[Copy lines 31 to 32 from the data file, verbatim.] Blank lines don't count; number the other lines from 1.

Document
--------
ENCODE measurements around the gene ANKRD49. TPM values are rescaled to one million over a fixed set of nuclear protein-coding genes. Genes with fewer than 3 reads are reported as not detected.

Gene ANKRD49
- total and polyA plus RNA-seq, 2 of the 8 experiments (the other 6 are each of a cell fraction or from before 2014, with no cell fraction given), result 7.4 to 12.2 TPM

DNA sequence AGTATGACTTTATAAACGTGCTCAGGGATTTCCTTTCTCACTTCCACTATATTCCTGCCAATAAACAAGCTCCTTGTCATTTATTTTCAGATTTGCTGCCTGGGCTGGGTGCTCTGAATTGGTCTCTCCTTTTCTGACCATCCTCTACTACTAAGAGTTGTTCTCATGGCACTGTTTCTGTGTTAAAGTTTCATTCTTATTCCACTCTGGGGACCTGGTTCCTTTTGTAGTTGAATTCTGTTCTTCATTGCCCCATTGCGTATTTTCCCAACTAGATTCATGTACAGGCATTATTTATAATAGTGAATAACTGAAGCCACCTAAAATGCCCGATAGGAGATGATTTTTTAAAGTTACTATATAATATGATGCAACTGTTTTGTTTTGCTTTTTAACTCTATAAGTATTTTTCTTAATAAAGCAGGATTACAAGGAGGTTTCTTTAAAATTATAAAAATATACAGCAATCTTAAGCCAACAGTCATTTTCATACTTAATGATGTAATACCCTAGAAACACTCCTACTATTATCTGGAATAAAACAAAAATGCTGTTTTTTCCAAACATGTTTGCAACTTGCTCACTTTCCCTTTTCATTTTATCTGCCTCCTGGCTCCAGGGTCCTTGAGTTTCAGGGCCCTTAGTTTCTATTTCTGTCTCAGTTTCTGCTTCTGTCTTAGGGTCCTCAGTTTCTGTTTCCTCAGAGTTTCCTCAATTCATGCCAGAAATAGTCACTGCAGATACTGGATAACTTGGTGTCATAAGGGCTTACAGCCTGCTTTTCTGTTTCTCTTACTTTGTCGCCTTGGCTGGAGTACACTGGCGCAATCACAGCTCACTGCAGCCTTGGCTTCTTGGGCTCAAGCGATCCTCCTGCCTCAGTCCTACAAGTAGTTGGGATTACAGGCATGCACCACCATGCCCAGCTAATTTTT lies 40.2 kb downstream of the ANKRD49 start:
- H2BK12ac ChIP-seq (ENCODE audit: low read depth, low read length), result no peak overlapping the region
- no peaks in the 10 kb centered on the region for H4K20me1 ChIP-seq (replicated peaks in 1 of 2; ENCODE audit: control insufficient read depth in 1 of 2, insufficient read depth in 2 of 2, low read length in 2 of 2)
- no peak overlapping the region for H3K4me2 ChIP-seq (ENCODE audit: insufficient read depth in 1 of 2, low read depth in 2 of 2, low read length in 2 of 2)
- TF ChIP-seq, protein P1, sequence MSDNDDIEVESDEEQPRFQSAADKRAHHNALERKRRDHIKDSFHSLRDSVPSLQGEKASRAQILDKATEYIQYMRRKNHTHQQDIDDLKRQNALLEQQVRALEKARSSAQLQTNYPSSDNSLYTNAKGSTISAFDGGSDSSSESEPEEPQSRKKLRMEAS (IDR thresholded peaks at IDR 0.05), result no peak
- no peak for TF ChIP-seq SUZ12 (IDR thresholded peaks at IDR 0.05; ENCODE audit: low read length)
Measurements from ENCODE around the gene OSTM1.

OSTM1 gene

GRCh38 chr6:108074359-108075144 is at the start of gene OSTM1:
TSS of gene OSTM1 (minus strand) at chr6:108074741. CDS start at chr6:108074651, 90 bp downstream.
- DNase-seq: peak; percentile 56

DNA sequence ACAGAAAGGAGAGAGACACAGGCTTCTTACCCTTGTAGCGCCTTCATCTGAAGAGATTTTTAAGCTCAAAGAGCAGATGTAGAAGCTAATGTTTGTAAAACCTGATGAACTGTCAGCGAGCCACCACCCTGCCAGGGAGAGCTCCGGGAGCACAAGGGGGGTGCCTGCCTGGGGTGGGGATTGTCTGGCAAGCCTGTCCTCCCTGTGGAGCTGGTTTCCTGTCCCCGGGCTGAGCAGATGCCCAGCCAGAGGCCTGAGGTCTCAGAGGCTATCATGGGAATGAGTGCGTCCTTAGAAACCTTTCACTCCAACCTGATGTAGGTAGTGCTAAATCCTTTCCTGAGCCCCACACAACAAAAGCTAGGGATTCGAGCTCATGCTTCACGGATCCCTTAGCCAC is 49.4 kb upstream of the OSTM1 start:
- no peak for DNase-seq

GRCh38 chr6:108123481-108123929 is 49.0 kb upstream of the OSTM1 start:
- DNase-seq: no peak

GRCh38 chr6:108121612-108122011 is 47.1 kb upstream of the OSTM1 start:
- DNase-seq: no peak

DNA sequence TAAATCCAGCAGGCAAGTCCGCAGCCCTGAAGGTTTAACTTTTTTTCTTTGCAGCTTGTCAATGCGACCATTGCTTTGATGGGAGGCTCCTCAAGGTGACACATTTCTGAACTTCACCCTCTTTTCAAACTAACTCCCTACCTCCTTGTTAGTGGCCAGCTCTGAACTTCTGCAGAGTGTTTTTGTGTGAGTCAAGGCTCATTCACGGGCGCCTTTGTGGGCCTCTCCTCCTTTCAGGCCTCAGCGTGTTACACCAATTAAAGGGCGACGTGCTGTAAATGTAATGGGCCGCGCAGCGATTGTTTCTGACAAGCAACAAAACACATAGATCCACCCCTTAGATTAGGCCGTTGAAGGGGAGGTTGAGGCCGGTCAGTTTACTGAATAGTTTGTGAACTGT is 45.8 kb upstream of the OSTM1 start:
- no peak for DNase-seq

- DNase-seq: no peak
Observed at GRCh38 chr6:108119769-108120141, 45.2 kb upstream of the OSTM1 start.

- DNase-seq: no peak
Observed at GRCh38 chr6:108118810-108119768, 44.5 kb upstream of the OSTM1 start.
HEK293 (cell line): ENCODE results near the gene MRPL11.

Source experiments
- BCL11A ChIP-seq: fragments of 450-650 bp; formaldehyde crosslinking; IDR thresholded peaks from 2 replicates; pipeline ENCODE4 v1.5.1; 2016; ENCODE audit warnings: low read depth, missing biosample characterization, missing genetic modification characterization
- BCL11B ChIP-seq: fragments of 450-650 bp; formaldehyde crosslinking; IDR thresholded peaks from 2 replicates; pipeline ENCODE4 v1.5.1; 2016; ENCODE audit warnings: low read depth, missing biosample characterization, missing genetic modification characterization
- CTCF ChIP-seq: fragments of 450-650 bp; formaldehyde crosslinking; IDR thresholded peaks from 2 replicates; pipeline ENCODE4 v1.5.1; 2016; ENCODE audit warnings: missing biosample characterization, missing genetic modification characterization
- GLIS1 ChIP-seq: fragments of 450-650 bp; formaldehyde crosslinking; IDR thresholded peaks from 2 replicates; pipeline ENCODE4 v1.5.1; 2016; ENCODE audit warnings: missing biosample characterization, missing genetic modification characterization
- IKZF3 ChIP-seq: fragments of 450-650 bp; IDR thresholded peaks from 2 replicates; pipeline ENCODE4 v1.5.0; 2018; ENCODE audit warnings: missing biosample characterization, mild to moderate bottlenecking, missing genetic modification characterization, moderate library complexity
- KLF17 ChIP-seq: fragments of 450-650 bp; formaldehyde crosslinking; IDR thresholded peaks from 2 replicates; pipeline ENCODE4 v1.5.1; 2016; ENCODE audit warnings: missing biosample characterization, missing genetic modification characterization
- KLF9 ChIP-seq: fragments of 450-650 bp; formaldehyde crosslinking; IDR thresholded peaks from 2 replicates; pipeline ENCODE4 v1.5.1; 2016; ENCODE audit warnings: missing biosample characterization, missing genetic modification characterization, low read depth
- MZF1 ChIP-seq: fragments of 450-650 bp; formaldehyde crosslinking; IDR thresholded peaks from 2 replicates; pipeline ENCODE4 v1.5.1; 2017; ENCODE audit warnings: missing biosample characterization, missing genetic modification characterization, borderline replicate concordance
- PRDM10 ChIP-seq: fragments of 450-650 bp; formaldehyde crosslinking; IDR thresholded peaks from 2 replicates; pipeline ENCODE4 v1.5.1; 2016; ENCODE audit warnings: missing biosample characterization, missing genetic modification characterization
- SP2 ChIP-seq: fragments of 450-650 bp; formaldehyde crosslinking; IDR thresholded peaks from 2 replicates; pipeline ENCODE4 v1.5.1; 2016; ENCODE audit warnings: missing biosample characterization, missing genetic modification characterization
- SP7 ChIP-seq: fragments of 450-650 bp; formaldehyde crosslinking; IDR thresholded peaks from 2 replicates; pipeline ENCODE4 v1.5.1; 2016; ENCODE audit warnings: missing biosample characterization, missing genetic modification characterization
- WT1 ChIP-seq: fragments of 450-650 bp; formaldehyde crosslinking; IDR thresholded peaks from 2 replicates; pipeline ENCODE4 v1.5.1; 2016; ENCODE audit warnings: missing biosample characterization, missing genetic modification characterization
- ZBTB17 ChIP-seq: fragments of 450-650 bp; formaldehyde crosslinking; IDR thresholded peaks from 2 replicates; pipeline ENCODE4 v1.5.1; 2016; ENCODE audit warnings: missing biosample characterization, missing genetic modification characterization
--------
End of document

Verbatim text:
- CTCF ChIP-seq: fragments of 450-650 bp; formaldehyde crosslinking; IDR thresholded peaks from 2 replicates; pipeline ENCODE4 v1.5.1; 2016; ENCODE audit warnings: missing biosample characterization, missing genetic modification characterization
- GLIS1 ChIP-seq: fragments of 450-650 bp; formaldehyde crosslinking; IDR thresholded peaks from 2 replicates; pipeline ENCODE4 v1.5.1; 2016; ENCODE audit warnings: missing biosample characterization, missing genetic modification characterization